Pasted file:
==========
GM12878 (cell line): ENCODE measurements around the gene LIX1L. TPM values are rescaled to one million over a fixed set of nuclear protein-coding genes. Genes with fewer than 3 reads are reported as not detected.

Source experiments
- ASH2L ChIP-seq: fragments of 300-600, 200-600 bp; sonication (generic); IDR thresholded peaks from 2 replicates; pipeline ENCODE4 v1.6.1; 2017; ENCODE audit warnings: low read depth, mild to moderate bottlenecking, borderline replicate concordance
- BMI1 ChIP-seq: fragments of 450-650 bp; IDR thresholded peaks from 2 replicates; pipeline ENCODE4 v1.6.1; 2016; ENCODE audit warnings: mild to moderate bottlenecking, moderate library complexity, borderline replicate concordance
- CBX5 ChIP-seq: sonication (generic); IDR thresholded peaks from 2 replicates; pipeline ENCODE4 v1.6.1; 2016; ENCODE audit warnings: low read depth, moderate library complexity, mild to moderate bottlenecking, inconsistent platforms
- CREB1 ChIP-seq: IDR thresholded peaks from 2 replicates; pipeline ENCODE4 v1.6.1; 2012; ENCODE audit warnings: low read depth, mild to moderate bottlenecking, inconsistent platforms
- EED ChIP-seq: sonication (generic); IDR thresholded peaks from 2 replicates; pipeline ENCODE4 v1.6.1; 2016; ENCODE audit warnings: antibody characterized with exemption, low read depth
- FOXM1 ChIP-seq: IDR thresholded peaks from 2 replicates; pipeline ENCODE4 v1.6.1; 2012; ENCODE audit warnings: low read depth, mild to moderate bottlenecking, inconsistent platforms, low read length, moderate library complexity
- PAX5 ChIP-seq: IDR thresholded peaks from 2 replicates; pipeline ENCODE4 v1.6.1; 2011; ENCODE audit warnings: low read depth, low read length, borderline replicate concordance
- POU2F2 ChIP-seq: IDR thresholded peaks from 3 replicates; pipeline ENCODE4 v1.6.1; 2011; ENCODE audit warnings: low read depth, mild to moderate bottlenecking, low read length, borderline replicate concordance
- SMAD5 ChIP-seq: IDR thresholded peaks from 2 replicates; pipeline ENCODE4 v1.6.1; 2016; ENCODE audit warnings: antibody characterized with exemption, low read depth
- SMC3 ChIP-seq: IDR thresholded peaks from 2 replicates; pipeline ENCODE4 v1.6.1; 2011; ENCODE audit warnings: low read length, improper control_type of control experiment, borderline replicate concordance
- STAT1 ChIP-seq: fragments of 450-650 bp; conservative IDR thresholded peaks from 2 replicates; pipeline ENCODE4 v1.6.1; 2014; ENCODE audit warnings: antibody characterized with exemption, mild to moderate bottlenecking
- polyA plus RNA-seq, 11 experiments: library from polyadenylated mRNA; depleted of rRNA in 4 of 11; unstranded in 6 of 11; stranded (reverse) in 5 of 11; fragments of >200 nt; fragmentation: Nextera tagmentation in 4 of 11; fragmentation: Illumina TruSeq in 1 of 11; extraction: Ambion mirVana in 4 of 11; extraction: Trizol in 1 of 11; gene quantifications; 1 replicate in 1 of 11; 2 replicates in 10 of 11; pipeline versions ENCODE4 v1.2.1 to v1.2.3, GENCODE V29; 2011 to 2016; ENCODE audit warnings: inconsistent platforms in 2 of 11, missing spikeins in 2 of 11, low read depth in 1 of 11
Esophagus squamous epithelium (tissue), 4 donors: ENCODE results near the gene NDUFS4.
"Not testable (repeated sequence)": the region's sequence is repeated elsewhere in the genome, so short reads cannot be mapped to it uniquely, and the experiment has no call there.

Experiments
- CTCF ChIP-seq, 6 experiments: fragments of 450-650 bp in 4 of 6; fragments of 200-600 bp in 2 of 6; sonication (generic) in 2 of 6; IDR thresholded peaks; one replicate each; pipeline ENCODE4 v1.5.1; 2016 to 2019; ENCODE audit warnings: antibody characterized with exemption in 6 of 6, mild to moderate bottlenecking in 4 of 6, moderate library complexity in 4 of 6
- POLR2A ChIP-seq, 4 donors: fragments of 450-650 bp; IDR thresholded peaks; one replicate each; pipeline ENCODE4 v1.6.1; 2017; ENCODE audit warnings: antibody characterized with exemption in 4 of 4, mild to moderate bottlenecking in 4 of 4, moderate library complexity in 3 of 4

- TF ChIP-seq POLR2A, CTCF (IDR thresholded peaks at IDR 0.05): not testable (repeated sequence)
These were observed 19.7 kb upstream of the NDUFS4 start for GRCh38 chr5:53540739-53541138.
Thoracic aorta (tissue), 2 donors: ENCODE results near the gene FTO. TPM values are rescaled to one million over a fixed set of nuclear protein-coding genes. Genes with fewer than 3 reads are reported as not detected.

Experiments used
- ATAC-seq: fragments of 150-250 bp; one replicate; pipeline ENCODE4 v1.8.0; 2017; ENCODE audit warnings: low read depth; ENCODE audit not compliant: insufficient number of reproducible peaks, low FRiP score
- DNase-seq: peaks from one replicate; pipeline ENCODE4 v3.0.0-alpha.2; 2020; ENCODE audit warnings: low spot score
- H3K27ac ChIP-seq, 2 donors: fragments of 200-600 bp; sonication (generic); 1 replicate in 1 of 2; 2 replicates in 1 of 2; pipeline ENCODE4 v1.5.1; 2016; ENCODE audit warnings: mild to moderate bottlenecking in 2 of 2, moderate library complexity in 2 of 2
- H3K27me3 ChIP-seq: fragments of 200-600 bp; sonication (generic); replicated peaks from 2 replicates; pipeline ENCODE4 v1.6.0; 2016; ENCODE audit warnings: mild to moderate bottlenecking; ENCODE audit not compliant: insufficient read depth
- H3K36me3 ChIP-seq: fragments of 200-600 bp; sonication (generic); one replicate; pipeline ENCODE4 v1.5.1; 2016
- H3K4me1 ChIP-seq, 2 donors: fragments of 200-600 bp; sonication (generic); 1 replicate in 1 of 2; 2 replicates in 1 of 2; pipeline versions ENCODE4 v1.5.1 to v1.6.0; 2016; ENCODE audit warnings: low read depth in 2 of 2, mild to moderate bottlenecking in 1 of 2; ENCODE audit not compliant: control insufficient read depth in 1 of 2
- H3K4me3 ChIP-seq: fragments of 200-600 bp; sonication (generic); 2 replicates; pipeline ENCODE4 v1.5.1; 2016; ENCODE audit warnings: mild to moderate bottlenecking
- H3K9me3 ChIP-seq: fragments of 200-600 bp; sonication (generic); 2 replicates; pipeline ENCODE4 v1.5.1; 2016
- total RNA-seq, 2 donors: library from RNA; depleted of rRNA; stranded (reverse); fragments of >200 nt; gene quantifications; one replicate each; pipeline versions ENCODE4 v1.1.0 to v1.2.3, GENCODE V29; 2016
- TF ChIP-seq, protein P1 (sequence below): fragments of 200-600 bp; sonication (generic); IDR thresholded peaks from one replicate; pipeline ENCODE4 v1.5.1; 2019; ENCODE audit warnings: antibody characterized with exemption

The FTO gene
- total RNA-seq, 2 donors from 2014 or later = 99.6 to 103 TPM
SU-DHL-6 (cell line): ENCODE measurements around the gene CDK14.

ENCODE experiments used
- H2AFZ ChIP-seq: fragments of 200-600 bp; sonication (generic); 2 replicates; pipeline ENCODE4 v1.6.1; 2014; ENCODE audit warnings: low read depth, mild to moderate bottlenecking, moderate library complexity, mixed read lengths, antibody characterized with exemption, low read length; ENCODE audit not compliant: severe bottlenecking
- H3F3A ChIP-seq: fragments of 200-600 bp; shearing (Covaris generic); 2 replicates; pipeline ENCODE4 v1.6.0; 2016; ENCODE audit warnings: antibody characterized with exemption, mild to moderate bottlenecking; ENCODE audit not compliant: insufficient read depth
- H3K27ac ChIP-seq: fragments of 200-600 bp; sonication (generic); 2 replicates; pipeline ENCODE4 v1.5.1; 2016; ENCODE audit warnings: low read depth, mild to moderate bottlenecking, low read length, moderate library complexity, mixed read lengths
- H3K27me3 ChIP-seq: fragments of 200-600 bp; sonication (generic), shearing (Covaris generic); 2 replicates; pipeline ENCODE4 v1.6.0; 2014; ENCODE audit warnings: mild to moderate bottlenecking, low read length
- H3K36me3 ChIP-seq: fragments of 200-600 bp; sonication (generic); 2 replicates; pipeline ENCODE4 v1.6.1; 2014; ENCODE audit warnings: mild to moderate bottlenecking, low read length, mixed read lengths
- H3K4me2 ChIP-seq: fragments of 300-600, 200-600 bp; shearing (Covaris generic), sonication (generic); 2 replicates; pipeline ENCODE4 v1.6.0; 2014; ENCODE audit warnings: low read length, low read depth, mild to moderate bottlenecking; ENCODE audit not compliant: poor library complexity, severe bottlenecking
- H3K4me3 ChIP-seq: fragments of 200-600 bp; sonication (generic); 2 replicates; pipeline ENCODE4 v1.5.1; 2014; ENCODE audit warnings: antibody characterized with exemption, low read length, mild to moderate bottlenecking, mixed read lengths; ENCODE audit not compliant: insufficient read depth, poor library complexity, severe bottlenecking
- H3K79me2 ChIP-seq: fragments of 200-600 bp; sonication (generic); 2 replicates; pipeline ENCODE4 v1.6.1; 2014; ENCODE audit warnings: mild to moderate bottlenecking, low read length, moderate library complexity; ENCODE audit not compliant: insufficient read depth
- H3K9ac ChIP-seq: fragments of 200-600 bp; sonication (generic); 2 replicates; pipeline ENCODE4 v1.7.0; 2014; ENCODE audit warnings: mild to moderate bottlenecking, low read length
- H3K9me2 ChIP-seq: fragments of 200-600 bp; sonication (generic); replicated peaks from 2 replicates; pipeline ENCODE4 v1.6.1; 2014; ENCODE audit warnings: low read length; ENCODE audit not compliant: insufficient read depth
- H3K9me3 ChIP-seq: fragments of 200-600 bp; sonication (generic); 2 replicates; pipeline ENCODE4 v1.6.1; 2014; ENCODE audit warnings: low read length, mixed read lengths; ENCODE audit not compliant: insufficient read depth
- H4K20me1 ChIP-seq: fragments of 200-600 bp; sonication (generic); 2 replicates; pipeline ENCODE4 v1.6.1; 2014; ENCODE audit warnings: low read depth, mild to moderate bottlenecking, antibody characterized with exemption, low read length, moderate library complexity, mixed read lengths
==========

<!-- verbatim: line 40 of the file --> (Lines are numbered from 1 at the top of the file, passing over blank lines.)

- H3K27ac ChIP-seq: fragments of 200-600 bp; sonication (generic); 2 replicates; pipeline ENCODE4 v1.5.1; 2016; ENCODE audit warnings: low read depth, mild to moderate bottlenecking, low read length, moderate library complexity, mixed read lengths